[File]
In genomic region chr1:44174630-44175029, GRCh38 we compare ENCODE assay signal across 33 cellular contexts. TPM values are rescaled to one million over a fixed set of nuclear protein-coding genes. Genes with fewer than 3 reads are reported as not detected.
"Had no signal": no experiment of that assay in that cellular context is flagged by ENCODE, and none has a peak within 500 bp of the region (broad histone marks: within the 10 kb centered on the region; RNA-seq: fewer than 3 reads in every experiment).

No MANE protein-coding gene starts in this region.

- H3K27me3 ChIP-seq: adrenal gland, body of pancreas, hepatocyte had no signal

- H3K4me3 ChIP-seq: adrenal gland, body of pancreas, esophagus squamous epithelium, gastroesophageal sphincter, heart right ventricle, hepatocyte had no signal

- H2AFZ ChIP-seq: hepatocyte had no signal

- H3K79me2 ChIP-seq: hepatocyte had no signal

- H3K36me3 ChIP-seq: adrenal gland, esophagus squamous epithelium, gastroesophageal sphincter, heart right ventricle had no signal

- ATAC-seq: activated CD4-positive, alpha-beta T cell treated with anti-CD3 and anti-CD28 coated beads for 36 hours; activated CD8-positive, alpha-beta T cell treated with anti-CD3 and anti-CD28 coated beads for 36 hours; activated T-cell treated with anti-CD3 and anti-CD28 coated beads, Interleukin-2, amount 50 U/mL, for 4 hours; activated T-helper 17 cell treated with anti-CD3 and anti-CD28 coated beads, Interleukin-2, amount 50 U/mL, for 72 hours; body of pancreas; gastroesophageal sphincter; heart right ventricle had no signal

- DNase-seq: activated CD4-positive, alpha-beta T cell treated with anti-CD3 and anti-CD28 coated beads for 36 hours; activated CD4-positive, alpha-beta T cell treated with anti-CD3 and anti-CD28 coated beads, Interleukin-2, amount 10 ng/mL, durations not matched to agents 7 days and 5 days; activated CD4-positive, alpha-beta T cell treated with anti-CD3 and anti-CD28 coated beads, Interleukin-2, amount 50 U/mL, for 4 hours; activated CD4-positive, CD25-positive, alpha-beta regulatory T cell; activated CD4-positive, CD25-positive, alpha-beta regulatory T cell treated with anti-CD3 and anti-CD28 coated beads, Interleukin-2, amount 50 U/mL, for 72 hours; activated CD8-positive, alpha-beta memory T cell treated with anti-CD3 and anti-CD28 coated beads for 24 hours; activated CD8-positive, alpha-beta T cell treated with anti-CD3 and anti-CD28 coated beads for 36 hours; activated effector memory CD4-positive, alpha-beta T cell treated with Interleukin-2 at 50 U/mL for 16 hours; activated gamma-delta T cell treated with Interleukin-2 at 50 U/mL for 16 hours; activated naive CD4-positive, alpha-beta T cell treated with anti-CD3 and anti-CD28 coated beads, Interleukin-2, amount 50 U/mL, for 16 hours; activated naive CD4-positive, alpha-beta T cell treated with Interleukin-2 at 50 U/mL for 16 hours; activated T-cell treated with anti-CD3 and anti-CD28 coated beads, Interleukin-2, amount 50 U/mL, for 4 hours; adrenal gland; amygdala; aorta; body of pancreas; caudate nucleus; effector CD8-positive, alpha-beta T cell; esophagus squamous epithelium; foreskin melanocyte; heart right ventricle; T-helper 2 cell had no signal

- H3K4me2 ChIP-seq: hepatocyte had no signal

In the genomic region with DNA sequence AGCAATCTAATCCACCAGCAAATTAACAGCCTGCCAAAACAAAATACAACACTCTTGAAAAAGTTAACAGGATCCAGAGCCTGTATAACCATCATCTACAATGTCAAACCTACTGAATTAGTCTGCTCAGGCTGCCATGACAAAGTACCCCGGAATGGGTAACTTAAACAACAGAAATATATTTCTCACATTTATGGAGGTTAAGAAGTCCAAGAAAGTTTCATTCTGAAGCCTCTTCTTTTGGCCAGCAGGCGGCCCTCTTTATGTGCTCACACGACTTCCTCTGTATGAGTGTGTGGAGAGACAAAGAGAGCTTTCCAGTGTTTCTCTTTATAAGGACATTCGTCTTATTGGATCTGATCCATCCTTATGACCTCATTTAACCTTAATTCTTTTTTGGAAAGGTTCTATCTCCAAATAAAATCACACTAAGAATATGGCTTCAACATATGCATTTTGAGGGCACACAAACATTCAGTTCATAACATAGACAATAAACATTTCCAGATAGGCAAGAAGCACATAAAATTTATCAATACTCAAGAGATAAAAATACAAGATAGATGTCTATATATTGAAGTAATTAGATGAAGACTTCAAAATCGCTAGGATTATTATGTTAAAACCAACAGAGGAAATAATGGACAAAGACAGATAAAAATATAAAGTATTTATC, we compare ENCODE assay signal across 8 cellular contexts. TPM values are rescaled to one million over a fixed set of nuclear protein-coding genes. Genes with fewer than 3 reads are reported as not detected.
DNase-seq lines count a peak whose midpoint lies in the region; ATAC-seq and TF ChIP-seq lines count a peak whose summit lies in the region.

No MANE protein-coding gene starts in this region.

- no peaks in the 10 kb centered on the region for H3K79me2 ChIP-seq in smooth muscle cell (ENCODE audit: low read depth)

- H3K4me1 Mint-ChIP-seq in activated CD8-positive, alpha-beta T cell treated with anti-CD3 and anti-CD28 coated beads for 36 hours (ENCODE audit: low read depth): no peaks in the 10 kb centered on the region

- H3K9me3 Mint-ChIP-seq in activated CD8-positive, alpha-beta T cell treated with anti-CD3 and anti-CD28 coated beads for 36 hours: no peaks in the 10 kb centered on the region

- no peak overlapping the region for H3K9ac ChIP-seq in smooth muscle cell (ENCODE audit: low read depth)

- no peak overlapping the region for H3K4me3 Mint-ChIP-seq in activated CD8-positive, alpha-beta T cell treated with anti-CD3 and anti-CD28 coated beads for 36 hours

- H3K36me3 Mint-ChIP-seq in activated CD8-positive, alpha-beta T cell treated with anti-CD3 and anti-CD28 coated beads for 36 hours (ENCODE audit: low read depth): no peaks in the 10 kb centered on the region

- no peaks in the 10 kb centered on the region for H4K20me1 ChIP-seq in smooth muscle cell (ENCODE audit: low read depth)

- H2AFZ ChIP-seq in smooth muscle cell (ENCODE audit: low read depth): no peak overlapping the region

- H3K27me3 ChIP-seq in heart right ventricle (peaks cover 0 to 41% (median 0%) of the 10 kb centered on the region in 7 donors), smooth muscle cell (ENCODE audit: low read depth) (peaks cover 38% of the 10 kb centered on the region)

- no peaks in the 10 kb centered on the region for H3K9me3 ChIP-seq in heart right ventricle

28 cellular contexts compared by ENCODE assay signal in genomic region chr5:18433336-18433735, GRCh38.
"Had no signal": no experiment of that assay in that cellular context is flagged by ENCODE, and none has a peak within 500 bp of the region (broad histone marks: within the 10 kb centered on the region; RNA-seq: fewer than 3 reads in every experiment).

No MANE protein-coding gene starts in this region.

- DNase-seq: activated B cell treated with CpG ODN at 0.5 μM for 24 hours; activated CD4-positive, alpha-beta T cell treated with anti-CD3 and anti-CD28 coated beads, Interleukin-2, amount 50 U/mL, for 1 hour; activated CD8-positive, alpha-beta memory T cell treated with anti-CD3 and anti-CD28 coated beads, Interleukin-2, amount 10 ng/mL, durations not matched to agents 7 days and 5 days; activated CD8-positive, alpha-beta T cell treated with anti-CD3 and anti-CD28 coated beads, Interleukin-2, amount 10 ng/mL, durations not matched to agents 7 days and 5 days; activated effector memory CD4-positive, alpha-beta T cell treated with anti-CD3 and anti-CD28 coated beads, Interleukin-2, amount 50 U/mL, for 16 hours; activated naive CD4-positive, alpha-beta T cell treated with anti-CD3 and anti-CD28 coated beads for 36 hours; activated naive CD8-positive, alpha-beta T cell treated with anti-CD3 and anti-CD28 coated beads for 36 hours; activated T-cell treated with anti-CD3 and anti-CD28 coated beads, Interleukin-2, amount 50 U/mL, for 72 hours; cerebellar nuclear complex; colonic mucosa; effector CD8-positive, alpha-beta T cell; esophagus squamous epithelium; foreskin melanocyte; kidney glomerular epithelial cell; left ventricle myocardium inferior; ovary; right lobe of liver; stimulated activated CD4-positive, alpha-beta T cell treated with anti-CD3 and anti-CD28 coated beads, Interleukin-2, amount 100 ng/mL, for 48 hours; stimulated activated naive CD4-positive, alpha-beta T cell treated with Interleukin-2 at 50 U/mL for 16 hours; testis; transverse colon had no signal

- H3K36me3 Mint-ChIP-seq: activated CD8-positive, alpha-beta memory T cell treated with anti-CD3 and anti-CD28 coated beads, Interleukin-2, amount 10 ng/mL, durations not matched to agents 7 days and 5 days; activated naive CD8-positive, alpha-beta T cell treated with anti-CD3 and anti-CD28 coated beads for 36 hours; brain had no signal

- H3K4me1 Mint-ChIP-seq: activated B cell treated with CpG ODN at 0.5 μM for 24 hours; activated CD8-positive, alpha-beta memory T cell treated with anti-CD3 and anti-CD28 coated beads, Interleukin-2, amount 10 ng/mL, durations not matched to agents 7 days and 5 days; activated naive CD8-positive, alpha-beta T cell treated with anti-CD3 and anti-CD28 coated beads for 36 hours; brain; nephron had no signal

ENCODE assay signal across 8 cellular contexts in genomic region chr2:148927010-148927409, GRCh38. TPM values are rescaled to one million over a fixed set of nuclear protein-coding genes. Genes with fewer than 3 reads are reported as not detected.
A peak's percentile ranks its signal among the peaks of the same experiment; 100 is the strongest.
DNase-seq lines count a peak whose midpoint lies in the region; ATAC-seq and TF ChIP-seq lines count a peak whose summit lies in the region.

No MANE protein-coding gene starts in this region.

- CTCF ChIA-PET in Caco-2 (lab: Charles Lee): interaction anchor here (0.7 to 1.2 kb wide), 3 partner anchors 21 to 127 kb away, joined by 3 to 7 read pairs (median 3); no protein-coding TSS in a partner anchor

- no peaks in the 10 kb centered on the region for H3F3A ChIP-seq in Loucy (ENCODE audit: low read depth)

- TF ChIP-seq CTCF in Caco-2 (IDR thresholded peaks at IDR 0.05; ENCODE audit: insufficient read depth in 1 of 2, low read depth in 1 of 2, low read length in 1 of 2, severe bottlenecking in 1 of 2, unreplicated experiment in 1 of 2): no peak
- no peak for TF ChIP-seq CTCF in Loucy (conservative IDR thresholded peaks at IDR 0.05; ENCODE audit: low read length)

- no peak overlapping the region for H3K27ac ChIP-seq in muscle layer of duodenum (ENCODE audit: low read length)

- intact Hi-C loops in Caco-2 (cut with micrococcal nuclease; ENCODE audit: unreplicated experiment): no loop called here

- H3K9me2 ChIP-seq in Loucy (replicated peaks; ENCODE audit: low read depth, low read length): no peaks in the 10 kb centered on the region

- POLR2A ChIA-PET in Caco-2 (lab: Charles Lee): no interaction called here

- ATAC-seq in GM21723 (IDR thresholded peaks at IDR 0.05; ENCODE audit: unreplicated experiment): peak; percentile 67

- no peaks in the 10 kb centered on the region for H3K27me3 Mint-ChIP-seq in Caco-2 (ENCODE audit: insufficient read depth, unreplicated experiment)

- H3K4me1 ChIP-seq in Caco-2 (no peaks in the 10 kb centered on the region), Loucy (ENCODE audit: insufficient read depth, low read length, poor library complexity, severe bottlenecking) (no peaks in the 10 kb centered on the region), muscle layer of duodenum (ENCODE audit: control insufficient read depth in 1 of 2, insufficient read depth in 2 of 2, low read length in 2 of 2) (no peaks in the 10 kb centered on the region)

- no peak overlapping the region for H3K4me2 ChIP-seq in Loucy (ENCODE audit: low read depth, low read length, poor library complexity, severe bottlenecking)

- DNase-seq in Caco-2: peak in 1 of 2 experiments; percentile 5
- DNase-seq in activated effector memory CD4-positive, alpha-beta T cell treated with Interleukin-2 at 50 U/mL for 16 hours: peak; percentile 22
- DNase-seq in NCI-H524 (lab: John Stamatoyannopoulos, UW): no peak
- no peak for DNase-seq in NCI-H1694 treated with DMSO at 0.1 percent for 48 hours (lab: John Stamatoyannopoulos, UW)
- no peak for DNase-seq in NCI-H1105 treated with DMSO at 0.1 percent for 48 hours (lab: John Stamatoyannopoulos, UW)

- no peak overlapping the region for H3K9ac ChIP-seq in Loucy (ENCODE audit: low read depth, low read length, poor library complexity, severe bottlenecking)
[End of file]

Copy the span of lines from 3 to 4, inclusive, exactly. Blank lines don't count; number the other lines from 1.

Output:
No MANE protein-coding gene starts in this region.

- H3K27me3 ChIP-seq: adrenal gland, body of pancreas, hepatocyte had no signal